He is one of three sons, sons of the same father. They live in the same house, on the same land. Since they are three, their father is going to divide the inheritance into three. He is not getting any younger, just like his father is also not getting any younger. In a few years to come, he will get his own inheritance from his father. He is already planning his life. He knows the town very well; he knows the people. He already has his plans. He knows those he can trust in business, and he knows those he must avoid. He knows the times and the seasons. He knows the best time to sell, and he knows the best time to buy. It is a safe place for him, he can already envision his future. And then from nowhere, God shows up, and calls him, “Abram, Abram, leave your fatherland and go to the land I will show to you.”
That was how it all started. Thinking about it, I wonder: do they not say, “If it ain’t broken, why fix it?” I thought they also say, “A bird at hand is worth two in the Bush.” The last time I checked, Abram did not complain about the quality of his life and the land. I did not hear him raise any complain against his father’s house. So, why this interruption?
Many years later, someone else is doing well as a fisherman. He has his own apprentices. His business is booming. His customers know him, and he knows them well. Just as he is about to expand his business and open more branches, then from nowhere, a Carpenter’s son comes to him and says, “Leave your fishing business, follow me, and I will make you a different kind of fisherman.” Why this interruption? The last time I checked, the fisherman has not put out any application for a new job. Yet, came this interruption. Simon Peter welcomes the interruption, and he begins to follow the son of a carpenter.
All seems to be going well, and just at the point he is becoming comfortable, the carpenter’s son says, “We are going up to Jerusalem where I will be betrayed to the people in power. They will torture me and kill me.” “Wait, what?” Peter thinks out loud. “Is that why you got me out of my successful fishing career? No, that won’t work!” Peter’s reaction qualifies him for a hike up the mountain with the Carpenter’s son, along with two other associates. Peter met him as the carpenter’s son, he proclaimed him the Messiah, but he did not know what that meant. Now on the mountain, the voice from heaven makes it clear to Peter that before the Messiah became the son of a carpenter, he has always been the Beloved Son of God. In this vision, Peter sees the life beyond Jerusalem. He then begins to plan to build an estate on the mountain, he cannot let this pass him by. Then comes another interruption, Peter must let go of his plan of building an estate on the mountain; the only way to realize the vision he saw is to go through Jerusalem.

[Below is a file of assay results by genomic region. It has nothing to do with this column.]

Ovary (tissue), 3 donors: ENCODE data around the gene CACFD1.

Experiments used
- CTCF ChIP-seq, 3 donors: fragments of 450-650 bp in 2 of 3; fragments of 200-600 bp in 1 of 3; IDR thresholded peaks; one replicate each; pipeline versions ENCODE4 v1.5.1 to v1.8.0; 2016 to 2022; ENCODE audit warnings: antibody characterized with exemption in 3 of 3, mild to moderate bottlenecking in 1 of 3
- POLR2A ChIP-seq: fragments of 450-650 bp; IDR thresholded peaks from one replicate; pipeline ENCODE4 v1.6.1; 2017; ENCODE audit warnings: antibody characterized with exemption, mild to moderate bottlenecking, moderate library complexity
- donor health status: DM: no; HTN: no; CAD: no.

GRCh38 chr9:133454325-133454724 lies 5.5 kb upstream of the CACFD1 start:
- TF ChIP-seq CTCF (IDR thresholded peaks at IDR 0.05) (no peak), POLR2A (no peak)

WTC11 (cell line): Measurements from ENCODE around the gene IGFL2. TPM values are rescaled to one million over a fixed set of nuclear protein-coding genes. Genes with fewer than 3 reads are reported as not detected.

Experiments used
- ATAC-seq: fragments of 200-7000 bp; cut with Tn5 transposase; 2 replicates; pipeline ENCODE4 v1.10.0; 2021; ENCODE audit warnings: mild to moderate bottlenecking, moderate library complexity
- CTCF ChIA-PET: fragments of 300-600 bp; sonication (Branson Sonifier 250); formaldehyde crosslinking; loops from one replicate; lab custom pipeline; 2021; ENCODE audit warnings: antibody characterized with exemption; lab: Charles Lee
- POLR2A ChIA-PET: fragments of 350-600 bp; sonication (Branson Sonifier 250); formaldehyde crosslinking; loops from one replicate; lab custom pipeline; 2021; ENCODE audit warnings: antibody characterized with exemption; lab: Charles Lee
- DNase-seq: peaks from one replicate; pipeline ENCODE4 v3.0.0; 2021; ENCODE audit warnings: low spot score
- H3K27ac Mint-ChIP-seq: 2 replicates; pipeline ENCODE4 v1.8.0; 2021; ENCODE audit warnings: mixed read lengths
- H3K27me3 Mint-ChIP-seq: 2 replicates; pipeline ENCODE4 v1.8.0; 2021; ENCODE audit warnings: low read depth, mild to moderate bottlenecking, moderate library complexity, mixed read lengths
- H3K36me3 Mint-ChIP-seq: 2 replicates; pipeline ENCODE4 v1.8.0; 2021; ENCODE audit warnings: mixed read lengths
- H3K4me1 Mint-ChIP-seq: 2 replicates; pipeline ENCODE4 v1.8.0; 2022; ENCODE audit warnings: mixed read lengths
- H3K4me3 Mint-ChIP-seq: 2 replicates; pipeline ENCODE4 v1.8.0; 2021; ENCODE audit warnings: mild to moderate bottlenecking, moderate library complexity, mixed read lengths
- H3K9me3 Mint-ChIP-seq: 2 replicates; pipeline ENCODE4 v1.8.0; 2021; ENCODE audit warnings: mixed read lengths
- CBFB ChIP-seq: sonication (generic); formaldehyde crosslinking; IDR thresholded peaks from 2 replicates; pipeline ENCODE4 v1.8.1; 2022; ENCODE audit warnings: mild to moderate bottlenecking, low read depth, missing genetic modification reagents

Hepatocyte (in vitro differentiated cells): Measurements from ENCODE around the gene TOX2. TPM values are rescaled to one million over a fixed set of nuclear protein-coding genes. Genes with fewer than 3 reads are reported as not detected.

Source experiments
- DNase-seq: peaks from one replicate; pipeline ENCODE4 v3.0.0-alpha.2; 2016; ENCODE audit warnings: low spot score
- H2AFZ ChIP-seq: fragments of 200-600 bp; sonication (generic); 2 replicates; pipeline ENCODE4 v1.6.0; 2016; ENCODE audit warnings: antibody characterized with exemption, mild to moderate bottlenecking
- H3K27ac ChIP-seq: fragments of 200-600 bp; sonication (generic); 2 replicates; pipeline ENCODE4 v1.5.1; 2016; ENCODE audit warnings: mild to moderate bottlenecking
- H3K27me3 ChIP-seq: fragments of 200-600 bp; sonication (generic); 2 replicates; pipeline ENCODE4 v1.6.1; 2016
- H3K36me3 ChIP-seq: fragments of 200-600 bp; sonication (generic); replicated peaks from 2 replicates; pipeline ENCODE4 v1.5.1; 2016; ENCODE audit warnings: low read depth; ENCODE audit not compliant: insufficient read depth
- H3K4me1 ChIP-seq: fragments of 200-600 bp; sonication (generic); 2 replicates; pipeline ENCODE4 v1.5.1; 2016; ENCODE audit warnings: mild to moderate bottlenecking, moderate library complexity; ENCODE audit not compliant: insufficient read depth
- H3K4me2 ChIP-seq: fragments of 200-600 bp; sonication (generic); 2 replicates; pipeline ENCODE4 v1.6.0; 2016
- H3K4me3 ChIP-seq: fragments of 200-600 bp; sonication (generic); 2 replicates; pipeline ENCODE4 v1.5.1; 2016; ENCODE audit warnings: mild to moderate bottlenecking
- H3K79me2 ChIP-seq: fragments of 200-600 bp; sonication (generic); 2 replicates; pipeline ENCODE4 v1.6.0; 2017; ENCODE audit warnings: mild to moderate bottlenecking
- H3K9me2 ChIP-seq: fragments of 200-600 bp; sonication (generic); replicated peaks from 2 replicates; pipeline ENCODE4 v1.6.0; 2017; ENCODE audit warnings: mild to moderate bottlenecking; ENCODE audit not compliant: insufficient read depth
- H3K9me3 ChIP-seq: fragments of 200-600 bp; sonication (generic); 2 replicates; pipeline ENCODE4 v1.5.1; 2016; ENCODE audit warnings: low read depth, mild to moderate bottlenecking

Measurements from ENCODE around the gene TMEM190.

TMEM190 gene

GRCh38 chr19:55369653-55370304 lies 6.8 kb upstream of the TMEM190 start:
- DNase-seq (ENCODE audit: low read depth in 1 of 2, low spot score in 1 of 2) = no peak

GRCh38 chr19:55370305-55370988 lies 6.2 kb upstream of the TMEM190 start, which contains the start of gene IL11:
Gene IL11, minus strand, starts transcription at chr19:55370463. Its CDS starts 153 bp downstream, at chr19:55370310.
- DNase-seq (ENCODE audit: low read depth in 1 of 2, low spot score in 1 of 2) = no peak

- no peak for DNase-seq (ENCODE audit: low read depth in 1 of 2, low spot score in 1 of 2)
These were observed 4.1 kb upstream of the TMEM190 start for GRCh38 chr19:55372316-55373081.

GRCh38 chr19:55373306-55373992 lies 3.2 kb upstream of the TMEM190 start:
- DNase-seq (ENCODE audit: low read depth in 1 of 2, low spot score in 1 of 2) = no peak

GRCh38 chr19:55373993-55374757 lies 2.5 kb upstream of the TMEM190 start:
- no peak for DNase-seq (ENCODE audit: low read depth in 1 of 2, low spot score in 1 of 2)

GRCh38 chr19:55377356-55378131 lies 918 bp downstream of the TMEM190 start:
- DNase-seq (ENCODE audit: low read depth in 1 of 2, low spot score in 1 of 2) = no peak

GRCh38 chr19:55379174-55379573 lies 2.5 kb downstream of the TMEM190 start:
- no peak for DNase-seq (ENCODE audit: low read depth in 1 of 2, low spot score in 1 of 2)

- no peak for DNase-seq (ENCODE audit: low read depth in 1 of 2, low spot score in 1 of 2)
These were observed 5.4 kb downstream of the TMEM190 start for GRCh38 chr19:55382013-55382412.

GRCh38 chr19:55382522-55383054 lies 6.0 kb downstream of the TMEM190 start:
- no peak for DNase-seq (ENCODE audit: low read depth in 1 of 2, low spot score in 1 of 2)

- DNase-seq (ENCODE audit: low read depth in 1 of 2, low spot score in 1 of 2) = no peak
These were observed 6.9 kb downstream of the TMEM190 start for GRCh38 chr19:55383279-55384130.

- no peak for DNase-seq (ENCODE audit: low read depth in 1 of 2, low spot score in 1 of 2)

Abram was very comfortable in his fatherland based on his reckoning when God interrupted him. As a reward for his acceptance of God’s invitation, God gave him, in place of his fatherland, a new land, God made him the father of many nations. Peter gave up his fishing business, and in place of that, he became the foundation on which Jesus built his Church, and he gained eternal life. God is truly in the interruption.
We are in the season of Lent. As part of our Lenten observance, we give up many things. In giving up things, we think more of vices. But Abram gave up his fatherland, which was not sinful. He gave up his family, which was not sinful. Peter also gave up his fishing business, which was not sinful. Both gained their reward, something better. On this second Sunday of Lent, we are walking to the eternal Jerusalem. This is the time we train ourselves to give things up. It is a time we learn to welcome interruptions, for God is in the interruptions.
My dearly beloved in Christ, in your education, what is that interruption that is coming your way? In your job, in your businesses, in your relationships, what is that interruption in your way? While on the mountain, the voice came from heaven and said, regarding Jesus, “This is my beloved Son, with whom I am well pleased; listen to him!” Listening is our response to God. No matter the form of interruption you are facing in your life now, listen to him. If he’s asking you to give up something even when that thing is not a bad thing, listen to him! God will not tell you to let go of something if he does not have something better ahead for you. Maybe you have already made-up your plans about your education, your job, your business, and your relationship, still listen to him, he has greater plans for you. No wonder they say, “If you want to make God laugh, tell him about your plans.” Archbishop Fulton Sheen also says, “When we go to heaven, we are going to thank God, not only for the prayers he answered, but also for the prayers he did not answer, because at that point, we will know why. Remember, “When one door closes, a better one opens.” But the challenge with us is, when one door closes, we focus so much on the closed door that we do not realize the better door that has been opened for us. May the Holy Spirit enlighten us as we listen to the voice of God even in difficult moments, through Christ our Lord. Amen.